Movius Corporation has launched a new solution that it says will help operators to reduce roaming costs by automatically provisioning a new local number when a roamer arrives in a network.
However, it is also bamboozling some operators, the US-based vendor claimed.
John Green, Vice President of Movius, told Mobile Europe that myIdentities is the first solution in the world able to operate using both the visiting network's circuit-switched TDM and IP data network.
“It is a multi-line multi-messaging capability that does not need any SIM or hardware modification. All you have to do is to have the application (provided by your operator) on your phone and it will give you multiple lines on your device,” he explained.
Common practice currently is to welcome a roamer to a new network with a text. With myIdentities, this would be exchanged for a free app download that would have everything the user needs.
“Our roaming solution will allow the operator to give the roaming subscriber a local number. So, if you are on holiday in another country, your operator will provide your family and friends with a local number and they will be charged locally,” said Green.
Tim Shepherd, Senior Analyst at Canalys, said that Movius’ solution is innovative and crucially does not burden consumers with much in the way of setup complexity. It also eliminates the need for replacement SIMs.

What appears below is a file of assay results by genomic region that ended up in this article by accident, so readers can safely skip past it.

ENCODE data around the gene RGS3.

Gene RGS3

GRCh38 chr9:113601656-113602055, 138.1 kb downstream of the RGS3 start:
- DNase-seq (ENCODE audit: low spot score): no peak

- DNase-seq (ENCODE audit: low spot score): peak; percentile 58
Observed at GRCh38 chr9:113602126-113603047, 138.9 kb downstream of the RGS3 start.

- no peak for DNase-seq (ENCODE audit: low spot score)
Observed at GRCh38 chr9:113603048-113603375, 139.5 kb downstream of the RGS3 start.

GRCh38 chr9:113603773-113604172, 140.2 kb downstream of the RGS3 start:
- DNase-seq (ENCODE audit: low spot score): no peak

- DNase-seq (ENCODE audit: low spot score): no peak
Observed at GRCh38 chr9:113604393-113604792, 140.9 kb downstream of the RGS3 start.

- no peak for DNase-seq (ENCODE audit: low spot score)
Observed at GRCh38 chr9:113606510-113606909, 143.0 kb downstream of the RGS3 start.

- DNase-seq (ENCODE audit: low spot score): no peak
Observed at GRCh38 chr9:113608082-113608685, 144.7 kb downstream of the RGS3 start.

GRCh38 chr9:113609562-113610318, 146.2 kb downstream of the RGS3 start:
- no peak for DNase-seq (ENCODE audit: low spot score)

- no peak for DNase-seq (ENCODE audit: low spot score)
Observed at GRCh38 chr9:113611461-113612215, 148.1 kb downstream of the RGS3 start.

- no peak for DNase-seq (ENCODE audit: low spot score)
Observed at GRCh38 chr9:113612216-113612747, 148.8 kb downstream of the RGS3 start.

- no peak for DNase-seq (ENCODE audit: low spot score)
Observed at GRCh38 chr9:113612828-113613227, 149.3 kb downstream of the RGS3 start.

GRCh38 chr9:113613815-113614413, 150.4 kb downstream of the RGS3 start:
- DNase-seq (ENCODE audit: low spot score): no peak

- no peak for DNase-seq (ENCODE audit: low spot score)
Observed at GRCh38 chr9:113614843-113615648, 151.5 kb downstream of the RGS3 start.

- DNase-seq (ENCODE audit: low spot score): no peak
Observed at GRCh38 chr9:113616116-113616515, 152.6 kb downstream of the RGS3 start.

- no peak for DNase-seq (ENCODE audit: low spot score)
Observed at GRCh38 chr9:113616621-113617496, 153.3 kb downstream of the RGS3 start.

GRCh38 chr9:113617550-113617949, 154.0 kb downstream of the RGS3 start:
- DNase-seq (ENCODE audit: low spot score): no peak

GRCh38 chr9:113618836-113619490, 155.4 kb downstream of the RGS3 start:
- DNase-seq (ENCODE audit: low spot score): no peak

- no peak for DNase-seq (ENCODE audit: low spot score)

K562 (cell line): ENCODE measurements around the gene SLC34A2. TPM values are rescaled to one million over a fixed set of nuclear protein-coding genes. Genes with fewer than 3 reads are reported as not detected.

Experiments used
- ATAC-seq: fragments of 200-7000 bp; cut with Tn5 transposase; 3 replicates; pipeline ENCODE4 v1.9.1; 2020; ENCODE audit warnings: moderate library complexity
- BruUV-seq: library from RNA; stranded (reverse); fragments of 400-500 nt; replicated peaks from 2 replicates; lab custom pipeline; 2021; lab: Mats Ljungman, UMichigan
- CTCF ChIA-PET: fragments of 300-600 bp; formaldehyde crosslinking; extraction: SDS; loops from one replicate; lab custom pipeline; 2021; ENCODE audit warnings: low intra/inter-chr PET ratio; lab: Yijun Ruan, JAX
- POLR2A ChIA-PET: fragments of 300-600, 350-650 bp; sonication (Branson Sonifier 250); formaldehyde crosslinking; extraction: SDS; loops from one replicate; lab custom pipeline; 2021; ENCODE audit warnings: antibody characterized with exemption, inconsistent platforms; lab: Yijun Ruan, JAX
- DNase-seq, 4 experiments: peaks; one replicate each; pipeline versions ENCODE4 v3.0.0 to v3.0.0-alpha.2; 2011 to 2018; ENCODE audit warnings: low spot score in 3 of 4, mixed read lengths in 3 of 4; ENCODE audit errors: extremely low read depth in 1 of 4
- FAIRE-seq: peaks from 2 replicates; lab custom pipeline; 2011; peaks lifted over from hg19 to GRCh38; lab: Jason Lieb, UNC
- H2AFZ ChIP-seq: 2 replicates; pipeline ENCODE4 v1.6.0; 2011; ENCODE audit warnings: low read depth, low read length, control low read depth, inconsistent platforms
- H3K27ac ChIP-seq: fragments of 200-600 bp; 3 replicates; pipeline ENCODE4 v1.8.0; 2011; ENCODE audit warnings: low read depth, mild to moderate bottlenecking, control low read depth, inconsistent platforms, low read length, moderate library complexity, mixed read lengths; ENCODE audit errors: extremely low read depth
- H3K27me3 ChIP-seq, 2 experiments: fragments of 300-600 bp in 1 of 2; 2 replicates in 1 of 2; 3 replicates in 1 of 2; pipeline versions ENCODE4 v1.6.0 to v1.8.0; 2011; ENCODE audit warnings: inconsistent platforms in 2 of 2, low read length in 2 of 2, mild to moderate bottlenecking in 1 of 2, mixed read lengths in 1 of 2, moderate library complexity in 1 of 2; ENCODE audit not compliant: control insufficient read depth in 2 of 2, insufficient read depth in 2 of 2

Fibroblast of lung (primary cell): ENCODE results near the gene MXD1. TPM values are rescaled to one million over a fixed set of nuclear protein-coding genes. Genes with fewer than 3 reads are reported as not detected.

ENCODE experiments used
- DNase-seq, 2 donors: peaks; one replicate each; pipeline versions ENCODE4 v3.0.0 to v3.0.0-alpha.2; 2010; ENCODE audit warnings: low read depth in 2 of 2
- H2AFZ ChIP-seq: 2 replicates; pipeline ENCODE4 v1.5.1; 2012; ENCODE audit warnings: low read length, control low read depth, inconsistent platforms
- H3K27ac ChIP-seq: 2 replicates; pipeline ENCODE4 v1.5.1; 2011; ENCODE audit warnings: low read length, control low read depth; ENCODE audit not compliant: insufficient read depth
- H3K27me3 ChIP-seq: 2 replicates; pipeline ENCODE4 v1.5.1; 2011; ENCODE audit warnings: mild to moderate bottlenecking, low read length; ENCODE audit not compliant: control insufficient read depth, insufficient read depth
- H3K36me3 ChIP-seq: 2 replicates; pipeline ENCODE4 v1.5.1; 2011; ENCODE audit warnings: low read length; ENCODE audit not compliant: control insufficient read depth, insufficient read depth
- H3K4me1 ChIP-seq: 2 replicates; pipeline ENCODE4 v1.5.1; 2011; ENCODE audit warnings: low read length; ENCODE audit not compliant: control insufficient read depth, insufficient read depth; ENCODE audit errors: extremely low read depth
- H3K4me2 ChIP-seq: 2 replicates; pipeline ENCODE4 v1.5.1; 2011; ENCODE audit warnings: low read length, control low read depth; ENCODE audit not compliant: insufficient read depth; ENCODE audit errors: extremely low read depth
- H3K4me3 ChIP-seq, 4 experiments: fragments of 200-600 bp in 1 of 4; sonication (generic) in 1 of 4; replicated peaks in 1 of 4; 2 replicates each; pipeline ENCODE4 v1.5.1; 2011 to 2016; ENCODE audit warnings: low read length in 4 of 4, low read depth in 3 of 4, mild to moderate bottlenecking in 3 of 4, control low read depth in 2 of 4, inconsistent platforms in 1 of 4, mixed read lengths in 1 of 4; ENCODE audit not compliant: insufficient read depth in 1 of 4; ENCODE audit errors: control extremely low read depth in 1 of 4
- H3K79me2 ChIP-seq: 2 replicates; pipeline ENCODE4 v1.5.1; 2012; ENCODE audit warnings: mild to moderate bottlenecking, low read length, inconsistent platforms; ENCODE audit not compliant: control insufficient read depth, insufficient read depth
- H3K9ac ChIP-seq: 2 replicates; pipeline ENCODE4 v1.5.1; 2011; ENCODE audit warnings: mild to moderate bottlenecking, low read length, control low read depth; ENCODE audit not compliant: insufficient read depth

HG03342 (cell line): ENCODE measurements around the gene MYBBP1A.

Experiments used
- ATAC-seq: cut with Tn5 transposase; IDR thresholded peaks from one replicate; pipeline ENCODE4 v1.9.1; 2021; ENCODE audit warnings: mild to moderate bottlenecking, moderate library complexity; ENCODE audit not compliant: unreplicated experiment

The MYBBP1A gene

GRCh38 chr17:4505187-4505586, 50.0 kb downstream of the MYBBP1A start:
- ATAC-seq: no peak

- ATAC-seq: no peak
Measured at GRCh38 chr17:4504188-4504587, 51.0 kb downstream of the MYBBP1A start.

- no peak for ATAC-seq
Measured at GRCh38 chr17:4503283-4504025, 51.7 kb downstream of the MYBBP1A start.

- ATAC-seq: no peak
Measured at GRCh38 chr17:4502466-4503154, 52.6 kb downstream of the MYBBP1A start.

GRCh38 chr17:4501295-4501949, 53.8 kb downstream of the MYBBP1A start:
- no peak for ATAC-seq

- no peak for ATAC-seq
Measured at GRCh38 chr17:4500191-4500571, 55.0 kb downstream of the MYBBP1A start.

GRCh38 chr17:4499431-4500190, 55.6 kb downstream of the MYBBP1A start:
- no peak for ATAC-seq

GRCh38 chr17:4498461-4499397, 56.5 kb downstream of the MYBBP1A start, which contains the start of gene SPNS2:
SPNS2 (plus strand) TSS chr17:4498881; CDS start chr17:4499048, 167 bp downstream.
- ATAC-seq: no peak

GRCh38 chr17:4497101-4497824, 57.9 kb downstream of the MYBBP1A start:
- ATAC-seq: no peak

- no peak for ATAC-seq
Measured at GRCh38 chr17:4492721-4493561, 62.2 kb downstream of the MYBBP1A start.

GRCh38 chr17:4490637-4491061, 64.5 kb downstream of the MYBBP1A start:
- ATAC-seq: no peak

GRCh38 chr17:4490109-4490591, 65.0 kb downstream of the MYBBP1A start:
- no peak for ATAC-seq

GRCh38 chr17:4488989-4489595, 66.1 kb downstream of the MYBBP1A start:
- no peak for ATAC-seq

But Green claimed that operators are “bamboozled” by the solution. In particular, he said it is hard for operators to understand it from an integration and billing perspective.
“Its hard for them to believe that they can actually use their existing OSS/BSS service without the need for multiple SIMs,” he said.
“Because the primary number is registered to the home network, the operator automatically knows where the roamer is because it is statistically mapped. [They] can straight away correlate the primary number with the virtual number because in principle they are the same.”
Shepherd believes the solution has the potential to significantly reduce roaming costs. “Such a service would reduce customer frustration and help to ensure operators move in line with increasing regulatory restrictions in markets such as the European Union,” he said.
In September, the European Commission announced that operators in Europe would be banned from charging for incoming calls from July 2014.